Equitable Estoppel

“[Equitable estoppel] applies both in law and in equity to deny a party the right to plead or prove an otherwise important fact--here, the act of infringement--because of something he has done or omitted to do.”
— Broadcast Music, Inc. v. Hearst/ABC Viacom Entertainment Services, 746 F. Supp. 320, 329 (S.D.N.Y. 1990)

“[In order for a defendant to prevail on a defense of equitable estoppel,] the defendant must have been misled into reasonably and justifiably believing that the plaintiff would not pursue his claims against the defendant.”
Encyclopedia Brown Prod., Ltd. v. Home Box Office, Inc., No. 91 Civ. 4092, 1998 WL 734355, at

“In a copyright action, “the plaintiff-copyright holder’s rights may be destroyed if the defendant shows that: a) the plaintiff knew of the defendant’s wrongful conduct; b) the plaintiff intended that his conduct be acted upon or acted in a way that the defendant had a right to believe it was so intended; c) the defendant was ignorant of the true facts; and d) the defendant relied on plaintiff’s conduct to his detriment.”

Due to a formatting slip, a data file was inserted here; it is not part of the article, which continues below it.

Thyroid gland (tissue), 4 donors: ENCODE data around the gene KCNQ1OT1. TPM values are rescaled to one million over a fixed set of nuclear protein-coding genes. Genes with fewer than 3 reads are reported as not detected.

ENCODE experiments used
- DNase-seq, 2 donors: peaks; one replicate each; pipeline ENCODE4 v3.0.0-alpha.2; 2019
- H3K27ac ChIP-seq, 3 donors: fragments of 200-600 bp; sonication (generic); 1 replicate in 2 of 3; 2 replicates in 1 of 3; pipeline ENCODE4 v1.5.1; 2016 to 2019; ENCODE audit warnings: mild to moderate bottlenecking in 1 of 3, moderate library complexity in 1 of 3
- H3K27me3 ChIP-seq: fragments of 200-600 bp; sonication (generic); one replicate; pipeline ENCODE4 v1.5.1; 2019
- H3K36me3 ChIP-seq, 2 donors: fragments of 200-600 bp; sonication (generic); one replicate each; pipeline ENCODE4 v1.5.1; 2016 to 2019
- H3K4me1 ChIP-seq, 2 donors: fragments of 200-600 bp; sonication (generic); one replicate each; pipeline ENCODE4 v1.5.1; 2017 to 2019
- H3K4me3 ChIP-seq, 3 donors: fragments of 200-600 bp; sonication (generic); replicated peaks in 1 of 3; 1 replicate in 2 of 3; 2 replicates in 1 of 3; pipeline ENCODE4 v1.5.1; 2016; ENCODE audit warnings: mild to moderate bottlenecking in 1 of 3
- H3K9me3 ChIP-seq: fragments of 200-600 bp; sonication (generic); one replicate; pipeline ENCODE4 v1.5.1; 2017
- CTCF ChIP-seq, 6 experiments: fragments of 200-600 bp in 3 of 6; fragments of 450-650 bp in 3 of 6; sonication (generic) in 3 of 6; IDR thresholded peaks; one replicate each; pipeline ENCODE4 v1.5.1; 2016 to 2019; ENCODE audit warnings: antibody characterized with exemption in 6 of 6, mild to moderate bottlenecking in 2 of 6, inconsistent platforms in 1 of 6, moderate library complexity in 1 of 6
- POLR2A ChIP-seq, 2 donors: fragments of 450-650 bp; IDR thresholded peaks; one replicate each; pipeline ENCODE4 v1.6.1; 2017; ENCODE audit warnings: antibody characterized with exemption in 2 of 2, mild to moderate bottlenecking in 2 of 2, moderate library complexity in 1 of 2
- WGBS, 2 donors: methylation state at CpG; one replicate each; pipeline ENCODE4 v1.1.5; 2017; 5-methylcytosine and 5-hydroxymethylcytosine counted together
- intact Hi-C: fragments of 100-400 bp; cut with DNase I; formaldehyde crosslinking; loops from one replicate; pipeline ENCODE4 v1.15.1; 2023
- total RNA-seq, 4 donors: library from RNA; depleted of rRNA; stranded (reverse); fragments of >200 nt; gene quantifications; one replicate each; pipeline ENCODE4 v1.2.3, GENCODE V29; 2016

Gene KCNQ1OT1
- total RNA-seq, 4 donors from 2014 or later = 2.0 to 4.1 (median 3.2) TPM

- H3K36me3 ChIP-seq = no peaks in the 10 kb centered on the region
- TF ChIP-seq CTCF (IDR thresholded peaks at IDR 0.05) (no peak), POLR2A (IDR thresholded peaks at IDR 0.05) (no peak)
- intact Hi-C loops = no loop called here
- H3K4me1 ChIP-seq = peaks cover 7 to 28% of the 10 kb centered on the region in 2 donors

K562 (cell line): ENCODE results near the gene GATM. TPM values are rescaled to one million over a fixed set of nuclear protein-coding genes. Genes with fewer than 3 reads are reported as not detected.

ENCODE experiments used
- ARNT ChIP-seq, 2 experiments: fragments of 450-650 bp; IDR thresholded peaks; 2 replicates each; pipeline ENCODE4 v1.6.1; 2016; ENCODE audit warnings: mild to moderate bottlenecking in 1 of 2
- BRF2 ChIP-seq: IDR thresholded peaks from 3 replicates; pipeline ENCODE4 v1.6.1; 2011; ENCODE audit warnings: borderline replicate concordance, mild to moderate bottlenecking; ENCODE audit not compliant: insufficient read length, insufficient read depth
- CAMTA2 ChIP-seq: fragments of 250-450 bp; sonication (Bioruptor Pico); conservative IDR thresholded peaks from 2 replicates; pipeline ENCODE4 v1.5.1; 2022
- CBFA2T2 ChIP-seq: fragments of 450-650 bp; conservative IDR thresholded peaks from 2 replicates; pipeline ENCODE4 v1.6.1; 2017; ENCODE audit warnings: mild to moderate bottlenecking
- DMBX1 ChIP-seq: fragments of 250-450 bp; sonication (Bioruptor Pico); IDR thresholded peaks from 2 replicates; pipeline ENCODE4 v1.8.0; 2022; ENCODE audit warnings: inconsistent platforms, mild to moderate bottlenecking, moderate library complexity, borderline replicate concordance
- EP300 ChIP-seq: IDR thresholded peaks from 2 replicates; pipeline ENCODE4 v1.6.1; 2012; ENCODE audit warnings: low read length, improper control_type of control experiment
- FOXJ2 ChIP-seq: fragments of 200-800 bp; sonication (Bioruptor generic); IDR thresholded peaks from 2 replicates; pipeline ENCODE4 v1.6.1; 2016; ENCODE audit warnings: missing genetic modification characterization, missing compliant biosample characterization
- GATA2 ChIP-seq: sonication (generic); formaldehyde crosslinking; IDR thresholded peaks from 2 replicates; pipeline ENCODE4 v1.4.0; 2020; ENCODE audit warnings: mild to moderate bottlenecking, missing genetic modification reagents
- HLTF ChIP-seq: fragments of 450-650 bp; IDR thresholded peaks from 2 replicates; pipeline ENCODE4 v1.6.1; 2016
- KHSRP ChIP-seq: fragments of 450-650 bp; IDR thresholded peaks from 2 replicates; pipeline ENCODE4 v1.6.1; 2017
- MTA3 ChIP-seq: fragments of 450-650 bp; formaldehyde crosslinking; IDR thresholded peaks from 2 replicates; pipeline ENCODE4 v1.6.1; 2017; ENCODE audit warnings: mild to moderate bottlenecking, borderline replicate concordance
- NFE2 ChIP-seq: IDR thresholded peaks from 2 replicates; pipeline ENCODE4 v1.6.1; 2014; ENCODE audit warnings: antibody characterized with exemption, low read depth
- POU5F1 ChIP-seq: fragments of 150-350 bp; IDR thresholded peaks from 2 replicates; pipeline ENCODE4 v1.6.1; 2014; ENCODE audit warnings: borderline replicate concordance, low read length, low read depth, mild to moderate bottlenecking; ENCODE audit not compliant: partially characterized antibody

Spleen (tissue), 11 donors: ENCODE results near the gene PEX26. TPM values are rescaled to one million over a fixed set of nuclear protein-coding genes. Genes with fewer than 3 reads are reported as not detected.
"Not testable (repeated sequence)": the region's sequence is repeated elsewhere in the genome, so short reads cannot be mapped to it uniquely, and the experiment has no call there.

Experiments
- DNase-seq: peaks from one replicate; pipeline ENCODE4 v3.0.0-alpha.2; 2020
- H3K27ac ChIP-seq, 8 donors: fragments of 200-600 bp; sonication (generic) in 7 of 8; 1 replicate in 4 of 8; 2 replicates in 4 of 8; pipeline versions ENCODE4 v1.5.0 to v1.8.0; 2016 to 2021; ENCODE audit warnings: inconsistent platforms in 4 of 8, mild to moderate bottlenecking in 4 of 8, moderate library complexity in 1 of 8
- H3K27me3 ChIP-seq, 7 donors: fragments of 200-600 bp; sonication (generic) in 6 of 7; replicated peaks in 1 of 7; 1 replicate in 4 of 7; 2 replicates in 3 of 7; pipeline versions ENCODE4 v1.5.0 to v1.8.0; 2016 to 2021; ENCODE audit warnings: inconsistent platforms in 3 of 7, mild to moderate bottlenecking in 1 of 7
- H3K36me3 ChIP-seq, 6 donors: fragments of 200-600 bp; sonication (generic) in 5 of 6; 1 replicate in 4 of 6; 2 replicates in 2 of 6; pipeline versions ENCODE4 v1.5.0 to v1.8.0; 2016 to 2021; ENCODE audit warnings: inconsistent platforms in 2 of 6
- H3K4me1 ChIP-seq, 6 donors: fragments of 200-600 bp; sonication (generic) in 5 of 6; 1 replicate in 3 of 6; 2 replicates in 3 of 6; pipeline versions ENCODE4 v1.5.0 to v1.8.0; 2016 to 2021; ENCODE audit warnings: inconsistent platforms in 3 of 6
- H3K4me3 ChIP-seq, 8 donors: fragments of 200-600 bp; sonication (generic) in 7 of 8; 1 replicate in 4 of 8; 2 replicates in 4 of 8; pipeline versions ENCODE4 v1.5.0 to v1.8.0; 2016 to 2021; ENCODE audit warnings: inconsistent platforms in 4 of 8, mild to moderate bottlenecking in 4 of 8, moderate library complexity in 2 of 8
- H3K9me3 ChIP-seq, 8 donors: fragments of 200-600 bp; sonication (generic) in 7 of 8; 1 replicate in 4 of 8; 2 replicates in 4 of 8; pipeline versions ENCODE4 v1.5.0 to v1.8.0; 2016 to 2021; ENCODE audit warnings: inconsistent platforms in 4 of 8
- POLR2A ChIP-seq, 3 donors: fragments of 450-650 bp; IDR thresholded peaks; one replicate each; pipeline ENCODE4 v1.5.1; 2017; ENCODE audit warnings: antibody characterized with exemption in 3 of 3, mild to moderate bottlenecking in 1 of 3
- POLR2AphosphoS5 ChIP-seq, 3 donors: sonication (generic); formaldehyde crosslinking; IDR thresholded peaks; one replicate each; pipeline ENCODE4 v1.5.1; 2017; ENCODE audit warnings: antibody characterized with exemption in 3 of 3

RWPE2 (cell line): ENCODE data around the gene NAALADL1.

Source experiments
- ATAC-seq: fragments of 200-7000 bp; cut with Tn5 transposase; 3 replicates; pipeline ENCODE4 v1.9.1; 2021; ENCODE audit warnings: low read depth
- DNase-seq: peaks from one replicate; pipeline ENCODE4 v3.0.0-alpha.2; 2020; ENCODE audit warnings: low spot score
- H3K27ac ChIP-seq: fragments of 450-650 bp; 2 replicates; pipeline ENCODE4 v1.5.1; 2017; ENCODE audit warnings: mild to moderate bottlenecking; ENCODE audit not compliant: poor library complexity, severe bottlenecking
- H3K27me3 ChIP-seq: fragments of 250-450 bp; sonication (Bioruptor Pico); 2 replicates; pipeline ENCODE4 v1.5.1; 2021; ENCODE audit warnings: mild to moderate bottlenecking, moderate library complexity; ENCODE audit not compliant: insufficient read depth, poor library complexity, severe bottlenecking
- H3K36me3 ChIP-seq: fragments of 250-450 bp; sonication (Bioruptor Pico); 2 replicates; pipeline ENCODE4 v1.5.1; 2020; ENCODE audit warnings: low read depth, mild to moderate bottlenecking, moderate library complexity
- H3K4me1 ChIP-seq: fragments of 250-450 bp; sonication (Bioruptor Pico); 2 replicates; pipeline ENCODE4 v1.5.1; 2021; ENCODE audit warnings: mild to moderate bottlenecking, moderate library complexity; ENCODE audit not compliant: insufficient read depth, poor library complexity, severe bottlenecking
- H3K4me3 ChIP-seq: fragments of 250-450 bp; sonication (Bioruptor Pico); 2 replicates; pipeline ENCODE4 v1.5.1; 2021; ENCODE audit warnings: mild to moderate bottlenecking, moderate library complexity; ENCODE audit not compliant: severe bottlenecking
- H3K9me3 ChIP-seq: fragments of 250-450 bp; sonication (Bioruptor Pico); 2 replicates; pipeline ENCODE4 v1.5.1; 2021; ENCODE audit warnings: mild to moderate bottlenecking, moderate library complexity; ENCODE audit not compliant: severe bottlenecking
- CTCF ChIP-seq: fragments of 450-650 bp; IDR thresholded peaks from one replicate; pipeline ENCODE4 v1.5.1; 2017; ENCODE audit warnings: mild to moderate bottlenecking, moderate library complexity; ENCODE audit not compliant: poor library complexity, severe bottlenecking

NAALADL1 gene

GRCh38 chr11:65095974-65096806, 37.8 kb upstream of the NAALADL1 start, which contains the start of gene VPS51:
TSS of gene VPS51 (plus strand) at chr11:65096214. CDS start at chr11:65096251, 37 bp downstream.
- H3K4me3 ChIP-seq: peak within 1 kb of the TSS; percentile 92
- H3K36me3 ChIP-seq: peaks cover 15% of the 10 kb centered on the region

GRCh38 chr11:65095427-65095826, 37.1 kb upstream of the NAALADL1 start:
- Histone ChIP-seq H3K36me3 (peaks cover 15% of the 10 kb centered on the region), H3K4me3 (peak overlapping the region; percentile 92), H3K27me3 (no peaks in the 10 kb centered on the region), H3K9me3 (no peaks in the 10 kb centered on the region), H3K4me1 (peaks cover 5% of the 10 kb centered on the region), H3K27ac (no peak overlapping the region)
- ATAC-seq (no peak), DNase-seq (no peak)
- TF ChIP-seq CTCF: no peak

Encyclopedia Brown Prod., Ltd. v. Home Box Office, Inc., No. 91 Civ. 4092, 1998 WL 734355, at

“[The principles of estoppel] are most often applied to situations involving implied consent arising from inaction over a long period of time.”
— Love v. Kwitny, 706 F. Supp. 1123, 1131 (S.D.N.Y. 1989)

“Whenever a party has, by his own declaration, act, or omission, intentionally and deliberately led another to believe a particular thing true, and to act upon such belief, he cannot, in any litigation arising out of such declaration, act, or omission, be permitted to falsify it.”
— Section 1962(3) of the Code of Civil Procedure

“An estoppel arises where one party by concealment or false representation intentionally deceives another party as to the true state of the facts to the detriment of the second party.”
California State Board of Equalization v Coast Radio Prod, 1955

“Four elements must be present to establish the defense of estoppel: (1) The party to be estopped must know the facts; (2) he must intend that his conduct shall be acted on or must so act that the party asserting the estoppel has a right to believe it is so intended; (3) the latter must be ignorant of the true facts; and (4) he must rely on the former’s conduct to his injury.”
— California State Board of Equalization v. Coast Radio Products, 9 Cir., 228 F.2d 520, 525.

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